Hynix Kickstarts Production Of Industry First 72-Layer 3D NAND Flash

Hynix 72-layer 256Gb 3D NAND

Memory chip maker Hynix continues to make impressive (and fast) strides in the field of NAND flash memory. Having launched 36-layer 128-gigabit (Gb) three-dimensional (3D) NAND flash chips in April 2016 followed by mass production of 48-layer 256Gb 3D NAND chips just seven months later, the company is now touting the industry's first 72-layer 256Gb 3D NAND flash chips.

Hynix is using its own technologies to build these new NAND flash chips, which are based on triple-level cell (TLC) memory. TLC NAND chips are typically found in budget oriented solid state drives (SSDs) as they're less expensive than their multi-level cell (MLC) counterparts, but reliability and performance are not on the same level, or at least that used to be the case. The introduction of 3D TLC NAND has brought some parity to the situation, as have continued advancements in controller technology and firmware.

What is impressive here is how quickly Hynix has been able to make advancements in 3D NAND flash technology. In this case, Hynix says the technological achievement of producing 72-layer 256Gb 3D NAND "compares figuratively to the difficulty of approximately 4 billion 72-storied skyscrapers on a dime," if you can picture that. Hynix also points out that its 72-layer chips achieve 30 percent more efficiency in productivity and offer 20 percent higher performance compared to 48-layer chips.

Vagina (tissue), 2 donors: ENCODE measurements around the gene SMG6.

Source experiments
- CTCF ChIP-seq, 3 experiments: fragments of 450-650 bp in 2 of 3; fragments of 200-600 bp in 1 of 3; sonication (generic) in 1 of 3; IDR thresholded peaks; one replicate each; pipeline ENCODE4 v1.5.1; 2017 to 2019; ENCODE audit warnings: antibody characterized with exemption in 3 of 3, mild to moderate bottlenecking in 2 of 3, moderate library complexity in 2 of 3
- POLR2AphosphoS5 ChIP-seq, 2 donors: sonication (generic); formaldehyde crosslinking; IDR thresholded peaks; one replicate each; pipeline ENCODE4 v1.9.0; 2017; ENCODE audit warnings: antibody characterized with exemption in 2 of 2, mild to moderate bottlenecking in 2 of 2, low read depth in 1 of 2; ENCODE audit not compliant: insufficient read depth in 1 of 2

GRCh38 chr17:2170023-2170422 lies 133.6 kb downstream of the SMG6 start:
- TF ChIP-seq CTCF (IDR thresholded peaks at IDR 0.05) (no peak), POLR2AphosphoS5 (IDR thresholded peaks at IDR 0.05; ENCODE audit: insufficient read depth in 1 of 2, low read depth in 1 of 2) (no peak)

"With the introduction of this industry’s highest productivity 3D NAND, SK Hynix will mass produce the 256Gb 3D NAND in the second half of this year to provide this to worldwide business clients for optimum use in storage solutions," said Hynix vice president Jong Ho Kim. "The Company plans to expand the usage of the product to SSDs and mobile gadgets such as smart phones to further improve its business structure weighted towards DRAM."

In addition to SSDs and mobile products, Hynix sees big demand for 3D NAND memory emerging in artificial intelligence, big data, and cloud storage sectors.

Via:  Hynix
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